Monday, November 28, 2011

CdE Greenlights Monsanto GMO

The ban on genetically modified organisms, which was enacted as a political sop to angry farmers and demonstrators, has been overturned by the Conseil d'État on the grounds that the minister of agriculture failed to demonstrate an elevated level of risk:

Le Conseil d'Etat annule la suspension de culture de l'OGM MON 810

Le Conseil d'Etat a annulé la suspension de culture du maïs OGM de Monsanto décidée par le gouvernement français en février 2008. "Le Conseil d'État relève que le ministre de l'agriculture n'a pu justifier de sa compétence pour prendre les arrêtés, faute d'avoir apporté la preuve de l'existence d'un niveau de risque particulièrement élevé pour la santé ou l'environnement", explique l'instance dans un communiqué.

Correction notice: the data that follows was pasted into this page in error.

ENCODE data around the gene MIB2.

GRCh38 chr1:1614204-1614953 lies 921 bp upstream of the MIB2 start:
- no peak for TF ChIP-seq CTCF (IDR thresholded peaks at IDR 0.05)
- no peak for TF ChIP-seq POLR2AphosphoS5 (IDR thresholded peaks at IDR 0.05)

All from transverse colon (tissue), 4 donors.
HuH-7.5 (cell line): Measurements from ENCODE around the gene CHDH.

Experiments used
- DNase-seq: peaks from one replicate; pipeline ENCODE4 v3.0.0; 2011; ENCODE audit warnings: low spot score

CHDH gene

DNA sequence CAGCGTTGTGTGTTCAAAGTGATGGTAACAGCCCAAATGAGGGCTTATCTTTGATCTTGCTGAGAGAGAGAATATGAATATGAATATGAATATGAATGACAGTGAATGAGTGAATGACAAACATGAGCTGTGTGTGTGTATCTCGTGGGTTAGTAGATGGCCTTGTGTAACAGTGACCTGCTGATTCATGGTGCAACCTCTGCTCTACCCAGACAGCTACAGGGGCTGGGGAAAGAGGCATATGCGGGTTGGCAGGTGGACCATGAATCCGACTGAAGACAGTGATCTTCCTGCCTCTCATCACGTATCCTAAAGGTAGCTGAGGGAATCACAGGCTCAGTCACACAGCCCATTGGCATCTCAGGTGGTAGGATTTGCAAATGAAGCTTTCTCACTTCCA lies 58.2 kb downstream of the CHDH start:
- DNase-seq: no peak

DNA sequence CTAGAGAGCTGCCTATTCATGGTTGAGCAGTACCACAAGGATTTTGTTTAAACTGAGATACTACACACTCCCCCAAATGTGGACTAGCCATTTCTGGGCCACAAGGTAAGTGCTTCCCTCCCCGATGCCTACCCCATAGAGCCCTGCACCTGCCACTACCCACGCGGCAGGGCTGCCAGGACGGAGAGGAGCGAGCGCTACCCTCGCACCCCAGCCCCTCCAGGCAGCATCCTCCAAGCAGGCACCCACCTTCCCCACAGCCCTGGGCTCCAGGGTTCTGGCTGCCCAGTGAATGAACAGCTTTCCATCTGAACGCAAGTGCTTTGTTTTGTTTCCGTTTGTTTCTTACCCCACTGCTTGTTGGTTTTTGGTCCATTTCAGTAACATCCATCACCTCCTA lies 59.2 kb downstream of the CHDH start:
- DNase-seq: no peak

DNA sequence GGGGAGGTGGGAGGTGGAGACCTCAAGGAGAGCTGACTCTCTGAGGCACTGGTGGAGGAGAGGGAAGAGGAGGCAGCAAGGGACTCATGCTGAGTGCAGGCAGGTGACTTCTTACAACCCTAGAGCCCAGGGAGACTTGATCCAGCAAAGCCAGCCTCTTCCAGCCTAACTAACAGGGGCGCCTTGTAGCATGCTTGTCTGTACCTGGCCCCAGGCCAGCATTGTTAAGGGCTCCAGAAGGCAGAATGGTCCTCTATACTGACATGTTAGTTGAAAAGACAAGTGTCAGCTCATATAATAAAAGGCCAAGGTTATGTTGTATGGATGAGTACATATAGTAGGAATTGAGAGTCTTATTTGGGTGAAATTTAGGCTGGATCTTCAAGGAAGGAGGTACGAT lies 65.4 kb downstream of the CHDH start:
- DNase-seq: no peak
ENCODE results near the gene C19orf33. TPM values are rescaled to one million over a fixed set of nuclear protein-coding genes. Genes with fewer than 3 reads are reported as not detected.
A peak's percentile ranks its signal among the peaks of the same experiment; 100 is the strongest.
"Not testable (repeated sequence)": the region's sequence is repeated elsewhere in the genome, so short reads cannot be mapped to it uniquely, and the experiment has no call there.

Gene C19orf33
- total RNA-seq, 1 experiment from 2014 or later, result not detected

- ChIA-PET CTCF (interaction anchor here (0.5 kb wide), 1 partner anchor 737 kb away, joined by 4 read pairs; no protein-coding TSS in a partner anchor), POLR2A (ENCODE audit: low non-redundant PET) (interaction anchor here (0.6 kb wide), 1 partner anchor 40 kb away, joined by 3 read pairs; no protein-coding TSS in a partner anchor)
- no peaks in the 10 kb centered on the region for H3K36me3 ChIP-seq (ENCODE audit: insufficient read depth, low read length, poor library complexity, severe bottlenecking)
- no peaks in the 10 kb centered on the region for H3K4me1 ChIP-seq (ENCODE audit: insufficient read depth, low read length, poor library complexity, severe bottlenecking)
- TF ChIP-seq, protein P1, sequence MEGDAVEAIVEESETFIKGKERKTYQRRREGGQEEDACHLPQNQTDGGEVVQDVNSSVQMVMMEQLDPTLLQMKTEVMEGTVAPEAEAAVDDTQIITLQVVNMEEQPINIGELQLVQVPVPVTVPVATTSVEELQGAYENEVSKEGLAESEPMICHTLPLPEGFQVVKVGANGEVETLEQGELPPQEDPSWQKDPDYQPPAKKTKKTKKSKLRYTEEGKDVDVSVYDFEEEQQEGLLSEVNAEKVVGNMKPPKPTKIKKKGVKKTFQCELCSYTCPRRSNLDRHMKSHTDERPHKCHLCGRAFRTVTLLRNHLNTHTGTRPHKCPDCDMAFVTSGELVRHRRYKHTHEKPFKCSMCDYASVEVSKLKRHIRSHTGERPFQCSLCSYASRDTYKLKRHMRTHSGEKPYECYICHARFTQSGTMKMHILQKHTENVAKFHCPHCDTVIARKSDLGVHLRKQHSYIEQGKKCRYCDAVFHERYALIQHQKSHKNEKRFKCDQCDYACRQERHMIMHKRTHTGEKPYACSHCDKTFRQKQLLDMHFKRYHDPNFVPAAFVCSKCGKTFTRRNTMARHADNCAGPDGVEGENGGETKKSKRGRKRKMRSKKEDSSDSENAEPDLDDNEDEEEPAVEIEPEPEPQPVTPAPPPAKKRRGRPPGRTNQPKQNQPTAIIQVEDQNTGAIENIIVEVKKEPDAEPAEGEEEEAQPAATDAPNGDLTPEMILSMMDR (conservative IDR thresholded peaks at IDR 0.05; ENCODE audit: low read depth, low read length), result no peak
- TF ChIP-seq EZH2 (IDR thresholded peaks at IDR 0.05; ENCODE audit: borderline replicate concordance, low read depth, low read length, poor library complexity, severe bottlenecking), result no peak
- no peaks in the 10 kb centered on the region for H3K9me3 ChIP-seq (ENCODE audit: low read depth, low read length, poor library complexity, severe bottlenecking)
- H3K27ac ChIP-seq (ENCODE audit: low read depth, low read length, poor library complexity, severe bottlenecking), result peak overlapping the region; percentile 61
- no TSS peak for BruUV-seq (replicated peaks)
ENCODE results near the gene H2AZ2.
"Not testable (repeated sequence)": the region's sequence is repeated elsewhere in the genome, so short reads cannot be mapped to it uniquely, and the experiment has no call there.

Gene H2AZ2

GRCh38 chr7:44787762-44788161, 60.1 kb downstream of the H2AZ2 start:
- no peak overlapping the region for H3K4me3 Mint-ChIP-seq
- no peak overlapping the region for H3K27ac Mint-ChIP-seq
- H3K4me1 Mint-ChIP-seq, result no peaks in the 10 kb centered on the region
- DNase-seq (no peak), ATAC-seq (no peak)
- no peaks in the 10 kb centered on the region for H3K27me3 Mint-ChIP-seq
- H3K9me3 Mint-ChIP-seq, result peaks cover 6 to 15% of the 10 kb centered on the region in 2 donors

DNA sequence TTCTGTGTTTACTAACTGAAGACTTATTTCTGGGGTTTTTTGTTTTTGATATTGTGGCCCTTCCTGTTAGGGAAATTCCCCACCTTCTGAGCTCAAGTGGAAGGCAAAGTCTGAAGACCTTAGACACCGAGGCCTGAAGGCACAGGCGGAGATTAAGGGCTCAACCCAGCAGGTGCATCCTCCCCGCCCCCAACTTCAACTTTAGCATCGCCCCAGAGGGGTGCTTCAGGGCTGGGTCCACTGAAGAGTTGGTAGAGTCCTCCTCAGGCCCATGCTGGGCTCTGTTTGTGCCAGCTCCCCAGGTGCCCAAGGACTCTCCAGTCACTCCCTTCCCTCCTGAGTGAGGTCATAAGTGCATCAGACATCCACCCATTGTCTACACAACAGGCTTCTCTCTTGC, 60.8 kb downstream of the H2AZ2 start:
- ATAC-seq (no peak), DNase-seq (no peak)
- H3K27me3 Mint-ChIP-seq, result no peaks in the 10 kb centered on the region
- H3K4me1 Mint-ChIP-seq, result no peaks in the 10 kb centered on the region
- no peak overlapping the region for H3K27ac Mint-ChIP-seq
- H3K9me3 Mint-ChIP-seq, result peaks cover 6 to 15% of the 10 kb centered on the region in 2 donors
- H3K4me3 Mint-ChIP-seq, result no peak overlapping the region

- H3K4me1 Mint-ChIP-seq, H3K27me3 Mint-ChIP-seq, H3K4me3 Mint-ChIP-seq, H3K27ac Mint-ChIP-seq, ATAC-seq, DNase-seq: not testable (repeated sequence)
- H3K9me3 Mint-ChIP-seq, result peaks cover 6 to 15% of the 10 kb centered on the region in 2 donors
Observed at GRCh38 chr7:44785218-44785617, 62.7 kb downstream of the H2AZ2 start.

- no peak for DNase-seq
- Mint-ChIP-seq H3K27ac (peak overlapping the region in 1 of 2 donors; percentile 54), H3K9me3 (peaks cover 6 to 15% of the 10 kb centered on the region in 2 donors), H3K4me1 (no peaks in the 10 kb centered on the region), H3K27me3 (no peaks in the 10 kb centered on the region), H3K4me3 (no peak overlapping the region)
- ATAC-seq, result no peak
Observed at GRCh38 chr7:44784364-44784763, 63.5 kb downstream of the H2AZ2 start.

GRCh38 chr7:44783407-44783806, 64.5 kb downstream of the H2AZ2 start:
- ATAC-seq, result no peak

And in the center ...

Hervé Morin announced his candidacy this weekend. Is he anything but a stalking horse for Sarkozy, to prevent centrist voters from defecting to Bayrou, EELV, or even Hollande? I doubt it. On the other hand, Bayrou, who hasn't announced yet, might become a plausible candidate if Hollande proves to be an inept campaigner. A friend suggests that I've written him off too early and recommends this recent interview as a specimen of his abilities:

I find some of his formulas rather overdone: "On ne produit plus en France." To be sure, he follows up immediately by giving an accurate trade deficit figure. But he doesn't analyze the possible effects of the austerity program that he recommends on French production and the balance of payments. What troubles me about Bayrou is that he is, by predilection, un cavalier seul. He is excellent with the rhetoric of good government, but behind the rhetoric one has the sense that there isn't enough of an organization to formulate a coherent policy in all the areas that a government must govern. It's not enough to be "good" in the moral sense; one must also be competent, or "good" in the technical sense, and no one can do it alone. (h/t JG)